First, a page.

Perfectly Formed – We’re Small and We’re Staying Small

by | Jul 15, 2020

Supposedly, there are three life cycle stages of agency growth:

  • Stage 1. The Lifestyle Stage– Up to about 12 people
  • Stage 2. The Desert Stage– 12-50 people
  • Stage 3. Performance Agency– over 50+ people

Tom Greenwood, who runs Wholegrain Digital, suggests that ‘there is a stigma surrounding the term “lifestyle business”, but the reason we started our agency because we wanted to lead a certain personal lifestyle. It wasn’t about having lots of money it was about being able to have flexibility over our time and location, and to work on projects we find personally meaningful.’

‘The financial side is a means to an end, but only up until a point. If you push it too far you lose the reason you started in the first place. If I hang out with lots of agency owners there is a sense of pressure to grow and focus on the financials.’

Matthew Burleton, from Story Short Design, notes that ‘we weren’t taking proper care of our balance sheets and ran into financial difficulty. We steered the company in a completely new direction when we realised we didn’t have much time left to rectify our issues. We worked on putting the right people in the right places and putting processes in place, but we were spreading ourselves too thin. To speak broadly, ‘more people more problems.’

‘We have reached a point where we have money in the bank and we are at capacity but we don’t have anyone on our backs.’ Although he notes how much calmer this management strategy can be, he does suggests that he still worries about ‘the future and about growth.’

Vicki Young, CEO of NALA, explains that ‘although [she] wants to be growing and push the company forward, [she] doesn’t want to stress her team or disrupt their work-life balance.’

Tom further suggests that running a small agency means he gets to ‘work with the people he likes on the projects that he finds meaningful.’

Andy Headington, who has been running his agency for 17 years notes that ‘growth is a massive pain and stress. Having dropped back down from 40 people to between 15-20 Andy’s agency is much ‘more profitable and their clients are much happier.’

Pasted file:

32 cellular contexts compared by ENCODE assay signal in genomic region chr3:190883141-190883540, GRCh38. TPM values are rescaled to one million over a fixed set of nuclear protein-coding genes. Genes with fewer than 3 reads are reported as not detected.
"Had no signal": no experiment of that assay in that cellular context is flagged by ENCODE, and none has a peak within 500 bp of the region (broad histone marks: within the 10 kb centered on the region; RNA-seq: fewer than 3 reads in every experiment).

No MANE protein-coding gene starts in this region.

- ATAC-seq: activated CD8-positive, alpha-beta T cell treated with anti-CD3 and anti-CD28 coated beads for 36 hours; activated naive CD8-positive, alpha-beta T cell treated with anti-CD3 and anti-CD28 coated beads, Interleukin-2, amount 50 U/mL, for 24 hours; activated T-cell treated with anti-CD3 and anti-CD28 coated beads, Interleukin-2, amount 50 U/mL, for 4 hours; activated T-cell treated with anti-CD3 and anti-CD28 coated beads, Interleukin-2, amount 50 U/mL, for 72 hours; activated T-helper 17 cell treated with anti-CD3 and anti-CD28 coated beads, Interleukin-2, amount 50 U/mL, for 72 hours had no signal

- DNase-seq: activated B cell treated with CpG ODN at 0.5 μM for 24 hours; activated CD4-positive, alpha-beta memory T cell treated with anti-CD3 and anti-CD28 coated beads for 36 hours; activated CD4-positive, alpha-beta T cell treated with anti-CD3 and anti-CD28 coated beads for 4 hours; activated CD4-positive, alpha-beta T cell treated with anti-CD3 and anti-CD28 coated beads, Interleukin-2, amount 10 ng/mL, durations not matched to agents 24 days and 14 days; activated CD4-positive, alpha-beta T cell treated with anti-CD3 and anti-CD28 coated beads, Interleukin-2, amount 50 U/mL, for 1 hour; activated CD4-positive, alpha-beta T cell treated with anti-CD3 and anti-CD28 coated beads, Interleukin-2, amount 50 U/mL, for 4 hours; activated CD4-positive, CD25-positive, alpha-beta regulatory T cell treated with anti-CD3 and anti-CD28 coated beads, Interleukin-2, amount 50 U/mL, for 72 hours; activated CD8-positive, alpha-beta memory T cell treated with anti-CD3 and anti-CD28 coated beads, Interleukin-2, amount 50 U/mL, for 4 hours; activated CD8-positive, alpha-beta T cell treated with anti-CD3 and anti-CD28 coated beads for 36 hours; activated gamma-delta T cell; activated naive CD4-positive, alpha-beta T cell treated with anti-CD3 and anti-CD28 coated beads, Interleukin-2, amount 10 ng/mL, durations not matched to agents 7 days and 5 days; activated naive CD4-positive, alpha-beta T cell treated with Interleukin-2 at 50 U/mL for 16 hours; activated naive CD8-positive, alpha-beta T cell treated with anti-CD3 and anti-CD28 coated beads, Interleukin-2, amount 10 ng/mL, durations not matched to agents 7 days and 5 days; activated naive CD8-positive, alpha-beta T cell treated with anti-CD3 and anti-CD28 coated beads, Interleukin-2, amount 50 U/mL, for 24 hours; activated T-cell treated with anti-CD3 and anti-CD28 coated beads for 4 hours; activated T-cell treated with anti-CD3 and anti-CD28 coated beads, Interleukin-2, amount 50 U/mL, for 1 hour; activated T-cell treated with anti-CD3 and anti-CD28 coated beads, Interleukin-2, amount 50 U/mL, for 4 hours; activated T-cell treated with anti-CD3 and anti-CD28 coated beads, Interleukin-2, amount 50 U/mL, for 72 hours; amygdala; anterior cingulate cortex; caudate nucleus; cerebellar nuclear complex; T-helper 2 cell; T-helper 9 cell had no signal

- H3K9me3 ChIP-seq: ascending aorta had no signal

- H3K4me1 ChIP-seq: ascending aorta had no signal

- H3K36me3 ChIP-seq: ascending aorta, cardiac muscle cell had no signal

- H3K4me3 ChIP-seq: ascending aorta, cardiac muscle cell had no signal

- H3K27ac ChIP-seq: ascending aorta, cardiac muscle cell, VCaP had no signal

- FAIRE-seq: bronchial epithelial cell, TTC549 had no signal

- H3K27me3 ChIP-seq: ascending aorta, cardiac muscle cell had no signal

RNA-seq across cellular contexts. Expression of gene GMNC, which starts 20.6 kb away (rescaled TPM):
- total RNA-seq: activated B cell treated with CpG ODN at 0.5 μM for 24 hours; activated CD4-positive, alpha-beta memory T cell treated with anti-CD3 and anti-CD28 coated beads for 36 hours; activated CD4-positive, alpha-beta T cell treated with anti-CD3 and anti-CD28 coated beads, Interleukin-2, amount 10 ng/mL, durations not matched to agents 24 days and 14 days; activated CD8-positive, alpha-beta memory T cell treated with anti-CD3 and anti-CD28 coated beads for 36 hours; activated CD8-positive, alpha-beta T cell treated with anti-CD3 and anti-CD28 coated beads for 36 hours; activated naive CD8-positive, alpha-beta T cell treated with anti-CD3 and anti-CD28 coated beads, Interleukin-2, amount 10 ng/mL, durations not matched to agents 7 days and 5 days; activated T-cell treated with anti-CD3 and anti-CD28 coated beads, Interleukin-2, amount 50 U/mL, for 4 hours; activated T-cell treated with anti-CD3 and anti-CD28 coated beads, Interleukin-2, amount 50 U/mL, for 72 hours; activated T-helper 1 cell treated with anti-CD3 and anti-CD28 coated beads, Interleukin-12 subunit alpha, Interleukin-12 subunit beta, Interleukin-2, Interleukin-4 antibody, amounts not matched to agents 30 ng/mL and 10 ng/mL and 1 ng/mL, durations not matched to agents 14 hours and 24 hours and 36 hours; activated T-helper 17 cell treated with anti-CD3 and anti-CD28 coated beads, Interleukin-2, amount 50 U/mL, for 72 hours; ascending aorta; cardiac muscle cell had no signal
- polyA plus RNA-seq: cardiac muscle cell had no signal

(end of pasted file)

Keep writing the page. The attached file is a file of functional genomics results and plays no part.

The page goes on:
‘When agency owners discuss growth they usually mean an increase in headcount and in revenue, and actually that’s a dangerous mentality. When in reality, growing clients and a reputation can be equally as rewarding.’

‘Whilst your agency is small there is an obligation for everyone to be involved in the finances and everyone seems to pull together.’ When discussing other metrics by which to measure growth as an alternative to profit, Andy suggests that client satisfaction and NPS is a metric they are motivated by.

Donovan Justice suggests that his team use a similar ENPS score with employees to ‘correlate employ satisfaction with how busy the agency’ were or ‘the type of work’ they are doing. ‘The better our culture is, the better our profits are and the more attractive our agency becomes.’

Another agency owner, Ian Morris, mentions that previously when he had said ‘we are a fairly small agency’ he had always looked at the floor almost out of embarrassment, but ‘actually now, we’ve realised we are winning contracts against the bigger players, and the work we produce is of a high quality because we aren’t always chasing the biggest margins.’

Tom adds that ‘taking the ego out of the equation will make your work-life balance a lot better.’